However, like I said, most Racers use a Direct link operated by a short shifter, which places the knob nearest to him and also offers feedback.
Ok, understood this... but still a few doubts - why does maruti give cable shift in Swift and direct shift in Esteem? Is one more costly than the other? My point is why do these cars differ when cable shift is clearly more appealing to the common man? one can easily feel the difference when one drives a lancer for example after driving a baleno.
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Old 25th August 2007, 02:32   #9
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Quote:
Originally Posted by BlackPearl View Post
Ok, understood this... but still a few doubts - why does maruti give cable shift in Swift and direct shift in Esteem? Is one more costly than the other? My point is why do these cars differ when cable shift is clearly more appealing to the common man? one can easily feel the difference when one drives a lancer for example after driving a baleno.
Thats the answer.

Quote:
Originally Posted by 1100D View Post
Now remote/cable actuated gearshift is used in certain daily driver applications where the placement of the gear lever linkage will not allow an ergonomic gearshift position. This is more prominent with same engine gearbox combinations on platform sharing.


Measure the distance from the Gearbox centerline on the esteem to the gearlever position. Then with the same distance see where the swift's gearlever would generally fall if it was direct linked. Now compare the throw on the Esteems stick to that on the Swifts, that will give you another idea. Most new cars have cable operation for daily applications. Very soon a shortshifter kit is available for the enthusiasts.

Last edited by 1100D : 25th August 2007 at 02:34.
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Old 25th August 2007, 06:16   #10
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Quote:
Originally Posted by Mpower View Post
IIRC Baleno is also a cable shift. All FWDs are
Mechanical linkage vs cable linkage. In anycase shifting directly from top of the gearbox is not possible on FWD's.
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Old 25th August 2007, 21:36   #11
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In terms of feedback, from my limitied understanding, the direct connection provides more feedback in terms of shifting as well as vibrations. Also, when you accelerate and decelerate you feel the gear lever move (backwards and forwards) a bit...thats one way to tell.

cya
R
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Old 7th December 2008, 09:27   #12
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are Mechanical linkage gearboxes are more reliable and easy on maintenance ?

planning to buy i10 and a friend in service told me i10 gearbox is cable one (not like santro) so even there is small glitch full gearbox need to be opened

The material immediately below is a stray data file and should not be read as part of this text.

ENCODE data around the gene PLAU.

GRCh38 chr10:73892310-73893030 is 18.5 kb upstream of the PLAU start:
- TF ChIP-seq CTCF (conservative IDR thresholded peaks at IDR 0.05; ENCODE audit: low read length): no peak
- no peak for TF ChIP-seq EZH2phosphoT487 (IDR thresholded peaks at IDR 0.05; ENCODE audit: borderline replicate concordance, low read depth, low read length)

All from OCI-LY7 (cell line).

how true is it ? anything i should consider seriously ? guess all new cars comes with cable driven gearboxes.

Thanks
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Old 7th December 2008, 14:04   #13
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Quote:
Originally Posted by Rehaan View Post
In terms of feedback, from my limitied understanding, the direct connection provides more feedback in terms of shifting as well as vibrations. Also, when you accelerate and decelerate you feel the gear lever move (backwards and forwards) a bit...thats one way to tell.

cya
R
a wagon R gear shifter moves during acceleration and deceration.
But i dont think its a direct shifer.

Correct me if i am wrong
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Old 7th December 2008, 15:08   #14
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Palio & the Accent/Santro have a cable shift mechanism, the esteem has linkages (rods connecting the gear shift to the gear box selector mechanism) &mostof the mahindra jeeps have a direct connection, the shifter yoke (part which goes into the gearbox) comes out of the gear box (into the cabin) to be the gear lever.

The 118NE had a direct link to the gear box, i.e. the gear lever went inside the gear box.

Direct = no linkages, - most authentic gear box feel.. (most of the times heavy due to mechanical leverages being low (couple/moments law)

Indirect by way of cables or linkages = the car designer can change the feel of the gear box,

All FWD have linkages , there is no possibility of the gear lever being connected to the gearbox like in Mahindra Jeeps. (trucks/busses etc excluding the volvo busses). Qualis has a direct link, I think Innova too has a direct link.
my 2 cents.

Regards
M M
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Old 15th September 2013, 13:35   #15
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Default Re: Cable Shift vs Direct Shift Gearboxes

Quote:
Originally Posted by mmmjgm View Post
Qualis has a direct link, I think Innova too has a direct link.
my 2 cents.

Regards
M M
So that explains why the Qualis gearbox feels sweet to use(compared to other MUVs and old WagonR) and joy to slot into each gear.